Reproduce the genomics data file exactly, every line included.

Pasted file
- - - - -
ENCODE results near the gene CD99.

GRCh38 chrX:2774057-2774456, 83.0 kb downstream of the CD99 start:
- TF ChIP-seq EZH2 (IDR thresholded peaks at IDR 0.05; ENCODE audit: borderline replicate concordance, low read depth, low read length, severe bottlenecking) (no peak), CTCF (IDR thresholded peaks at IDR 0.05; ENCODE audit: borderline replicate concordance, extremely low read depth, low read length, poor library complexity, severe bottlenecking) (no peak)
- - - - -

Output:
ENCODE results near the gene CD99.

GRCh38 chrX:2774057-2774456, 83.0 kb downstream of the CD99 start:
- TF ChIP-seq EZH2 (IDR thresholded peaks at IDR 0.05; ENCODE audit: borderline replicate concordance, low read depth, low read length, severe bottlenecking) (no peak), CTCF (IDR thresholded peaks at IDR 0.05; ENCODE audit: borderline replicate concordance, extremely low read depth, low read length, poor library complexity, severe bottlenecking) (no peak)